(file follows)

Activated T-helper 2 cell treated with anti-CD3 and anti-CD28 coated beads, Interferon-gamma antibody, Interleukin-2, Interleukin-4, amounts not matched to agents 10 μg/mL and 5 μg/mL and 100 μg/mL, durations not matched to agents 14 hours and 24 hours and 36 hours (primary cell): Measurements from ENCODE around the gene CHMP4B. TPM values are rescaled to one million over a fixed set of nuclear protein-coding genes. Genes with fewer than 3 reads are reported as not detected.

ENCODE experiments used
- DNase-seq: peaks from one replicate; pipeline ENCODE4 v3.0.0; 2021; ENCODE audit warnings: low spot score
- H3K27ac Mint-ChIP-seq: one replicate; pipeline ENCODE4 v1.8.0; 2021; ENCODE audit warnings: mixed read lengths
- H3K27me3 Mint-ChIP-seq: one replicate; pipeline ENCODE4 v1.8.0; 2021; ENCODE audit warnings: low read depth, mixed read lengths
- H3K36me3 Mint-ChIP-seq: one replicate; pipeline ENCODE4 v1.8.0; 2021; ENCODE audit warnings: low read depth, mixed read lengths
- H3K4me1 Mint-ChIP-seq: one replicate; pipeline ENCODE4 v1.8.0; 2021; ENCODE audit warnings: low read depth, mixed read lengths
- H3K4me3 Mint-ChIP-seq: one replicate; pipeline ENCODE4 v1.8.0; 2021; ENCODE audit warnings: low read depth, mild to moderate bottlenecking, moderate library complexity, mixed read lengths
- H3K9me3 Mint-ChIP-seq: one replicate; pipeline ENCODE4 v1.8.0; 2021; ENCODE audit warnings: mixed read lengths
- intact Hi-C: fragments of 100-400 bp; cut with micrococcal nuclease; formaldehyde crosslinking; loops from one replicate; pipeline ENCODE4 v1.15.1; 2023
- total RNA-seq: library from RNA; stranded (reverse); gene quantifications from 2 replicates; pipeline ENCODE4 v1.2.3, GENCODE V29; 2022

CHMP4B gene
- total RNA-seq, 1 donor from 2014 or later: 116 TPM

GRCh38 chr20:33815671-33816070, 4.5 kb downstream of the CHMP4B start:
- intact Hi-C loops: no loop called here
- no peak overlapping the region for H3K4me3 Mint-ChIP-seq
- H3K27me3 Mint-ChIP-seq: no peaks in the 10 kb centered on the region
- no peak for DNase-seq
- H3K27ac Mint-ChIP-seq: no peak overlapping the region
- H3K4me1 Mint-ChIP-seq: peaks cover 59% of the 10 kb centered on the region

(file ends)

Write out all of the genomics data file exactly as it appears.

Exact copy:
Activated T-helper 2 cell treated with anti-CD3 and anti-CD28 coated beads, Interferon-gamma antibody, Interleukin-2, Interleukin-4, amounts not matched to agents 10 μg/mL and 5 μg/mL and 100 μg/mL, durations not matched to agents 14 hours and 24 hours and 36 hours (primary cell): Measurements from ENCODE around the gene CHMP4B. TPM values are rescaled to one million over a fixed set of nuclear protein-coding genes. Genes with fewer than 3 reads are reported as not detected.

ENCODE experiments used
- DNase-seq: peaks from one replicate; pipeline ENCODE4 v3.0.0; 2021; ENCODE audit warnings: low spot score
- H3K27ac Mint-ChIP-seq: one replicate; pipeline ENCODE4 v1.8.0; 2021; ENCODE audit warnings: mixed read lengths
- H3K27me3 Mint-ChIP-seq: one replicate; pipeline ENCODE4 v1.8.0; 2021; ENCODE audit warnings: low read depth, mixed read lengths
- H3K36me3 Mint-ChIP-seq: one replicate; pipeline ENCODE4 v1.8.0; 2021; ENCODE audit warnings: low read depth, mixed read lengths
- H3K4me1 Mint-ChIP-seq: one replicate; pipeline ENCODE4 v1.8.0; 2021; ENCODE audit warnings: low read depth, mixed read lengths
- H3K4me3 Mint-ChIP-seq: one replicate; pipeline ENCODE4 v1.8.0; 2021; ENCODE audit warnings: low read depth, mild to moderate bottlenecking, moderate library complexity, mixed read lengths
- H3K9me3 Mint-ChIP-seq: one replicate; pipeline ENCODE4 v1.8.0; 2021; ENCODE audit warnings: mixed read lengths
- intact Hi-C: fragments of 100-400 bp; cut with micrococcal nuclease; formaldehyde crosslinking; loops from one replicate; pipeline ENCODE4 v1.15.1; 2023
- total RNA-seq: library from RNA; stranded (reverse); gene quantifications from 2 replicates; pipeline ENCODE4 v1.2.3, GENCODE V29; 2022

CHMP4B gene
- total RNA-seq, 1 donor from 2014 or later: 116 TPM

GRCh38 chr20:33815671-33816070, 4.5 kb downstream of the CHMP4B start:
- intact Hi-C loops: no loop called here
- no peak overlapping the region for H3K4me3 Mint-ChIP-seq
- H3K27me3 Mint-ChIP-seq: no peaks in the 10 kb centered on the region
- no peak for DNase-seq
- H3K27ac Mint-ChIP-seq: no peak overlapping the region
- H3K4me1 Mint-ChIP-seq: peaks cover 59% of the 10 kb centered on the region